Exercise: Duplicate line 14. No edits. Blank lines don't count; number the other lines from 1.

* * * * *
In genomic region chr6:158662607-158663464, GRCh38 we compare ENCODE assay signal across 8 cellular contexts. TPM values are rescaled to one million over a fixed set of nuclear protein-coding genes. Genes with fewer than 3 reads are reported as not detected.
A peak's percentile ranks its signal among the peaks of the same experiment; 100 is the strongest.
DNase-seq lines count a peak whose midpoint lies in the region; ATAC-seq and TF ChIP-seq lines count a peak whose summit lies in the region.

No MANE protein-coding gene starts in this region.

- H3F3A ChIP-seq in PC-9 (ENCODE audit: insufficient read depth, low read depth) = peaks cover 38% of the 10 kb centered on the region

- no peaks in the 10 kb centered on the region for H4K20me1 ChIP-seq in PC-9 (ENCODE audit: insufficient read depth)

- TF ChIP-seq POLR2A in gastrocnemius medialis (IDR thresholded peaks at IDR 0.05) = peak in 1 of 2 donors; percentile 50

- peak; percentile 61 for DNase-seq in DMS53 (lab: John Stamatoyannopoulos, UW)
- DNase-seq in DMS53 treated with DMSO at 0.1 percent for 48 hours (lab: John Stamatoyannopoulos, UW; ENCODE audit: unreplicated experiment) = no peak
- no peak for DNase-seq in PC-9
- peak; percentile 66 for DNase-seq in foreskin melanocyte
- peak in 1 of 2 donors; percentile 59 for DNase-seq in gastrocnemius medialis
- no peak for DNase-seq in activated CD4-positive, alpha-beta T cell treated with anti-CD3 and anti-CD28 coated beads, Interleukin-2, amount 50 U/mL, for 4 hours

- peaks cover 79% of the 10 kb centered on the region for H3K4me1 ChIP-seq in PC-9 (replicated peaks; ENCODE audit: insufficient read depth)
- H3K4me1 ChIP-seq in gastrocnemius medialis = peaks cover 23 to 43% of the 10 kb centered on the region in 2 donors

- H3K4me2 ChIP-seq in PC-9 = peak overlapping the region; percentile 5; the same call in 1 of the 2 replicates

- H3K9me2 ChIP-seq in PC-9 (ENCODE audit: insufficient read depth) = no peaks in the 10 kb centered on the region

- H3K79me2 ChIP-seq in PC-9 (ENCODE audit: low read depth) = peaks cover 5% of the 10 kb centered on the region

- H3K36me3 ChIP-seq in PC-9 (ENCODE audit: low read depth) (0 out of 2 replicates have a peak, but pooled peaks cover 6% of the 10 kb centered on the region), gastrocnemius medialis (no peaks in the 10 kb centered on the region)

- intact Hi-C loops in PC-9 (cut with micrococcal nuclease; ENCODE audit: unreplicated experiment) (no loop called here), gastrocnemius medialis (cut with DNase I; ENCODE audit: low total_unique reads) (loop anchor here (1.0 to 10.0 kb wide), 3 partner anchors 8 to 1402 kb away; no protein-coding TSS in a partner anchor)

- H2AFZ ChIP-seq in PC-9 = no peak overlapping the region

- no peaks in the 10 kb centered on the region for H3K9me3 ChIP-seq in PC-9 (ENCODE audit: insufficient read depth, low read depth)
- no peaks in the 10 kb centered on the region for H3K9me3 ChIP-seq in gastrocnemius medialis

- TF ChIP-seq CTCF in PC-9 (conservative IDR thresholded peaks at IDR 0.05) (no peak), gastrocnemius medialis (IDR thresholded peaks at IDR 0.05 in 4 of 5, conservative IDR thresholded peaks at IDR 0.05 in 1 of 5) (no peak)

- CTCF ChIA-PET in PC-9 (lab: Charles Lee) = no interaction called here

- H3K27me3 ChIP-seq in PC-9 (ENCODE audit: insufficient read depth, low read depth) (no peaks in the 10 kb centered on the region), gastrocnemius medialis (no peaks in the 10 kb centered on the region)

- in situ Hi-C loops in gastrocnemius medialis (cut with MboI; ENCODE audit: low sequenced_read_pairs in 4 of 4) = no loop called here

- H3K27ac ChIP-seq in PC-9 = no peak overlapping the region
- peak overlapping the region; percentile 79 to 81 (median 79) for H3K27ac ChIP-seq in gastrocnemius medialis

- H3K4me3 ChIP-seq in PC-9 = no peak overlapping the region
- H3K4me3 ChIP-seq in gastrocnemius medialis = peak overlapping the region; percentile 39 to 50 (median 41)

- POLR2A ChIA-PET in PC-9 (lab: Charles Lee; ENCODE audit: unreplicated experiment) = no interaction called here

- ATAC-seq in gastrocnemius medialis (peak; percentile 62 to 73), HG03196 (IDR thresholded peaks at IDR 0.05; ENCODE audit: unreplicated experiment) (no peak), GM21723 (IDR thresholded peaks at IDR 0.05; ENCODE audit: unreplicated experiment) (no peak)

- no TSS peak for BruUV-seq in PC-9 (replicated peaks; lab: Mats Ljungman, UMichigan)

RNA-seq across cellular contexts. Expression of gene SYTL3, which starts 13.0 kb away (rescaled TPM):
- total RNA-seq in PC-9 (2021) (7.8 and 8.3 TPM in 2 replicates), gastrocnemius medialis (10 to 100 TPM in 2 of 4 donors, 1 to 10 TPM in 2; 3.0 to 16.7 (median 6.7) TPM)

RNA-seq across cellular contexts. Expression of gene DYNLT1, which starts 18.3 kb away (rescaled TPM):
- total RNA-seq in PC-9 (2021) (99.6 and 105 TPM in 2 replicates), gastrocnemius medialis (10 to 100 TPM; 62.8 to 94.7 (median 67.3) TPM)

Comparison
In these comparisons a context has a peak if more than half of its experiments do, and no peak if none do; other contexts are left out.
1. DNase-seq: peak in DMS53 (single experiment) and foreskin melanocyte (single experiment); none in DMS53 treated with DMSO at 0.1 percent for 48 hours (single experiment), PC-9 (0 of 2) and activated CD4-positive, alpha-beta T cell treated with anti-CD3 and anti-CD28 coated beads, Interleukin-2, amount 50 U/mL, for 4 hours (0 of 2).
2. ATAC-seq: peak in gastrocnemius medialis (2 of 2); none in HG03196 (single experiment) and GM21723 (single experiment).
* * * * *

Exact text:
- peaks cover 79% of the 10 kb centered on the region for H3K4me1 ChIP-seq in PC-9 (replicated peaks; ENCODE audit: insufficient read depth)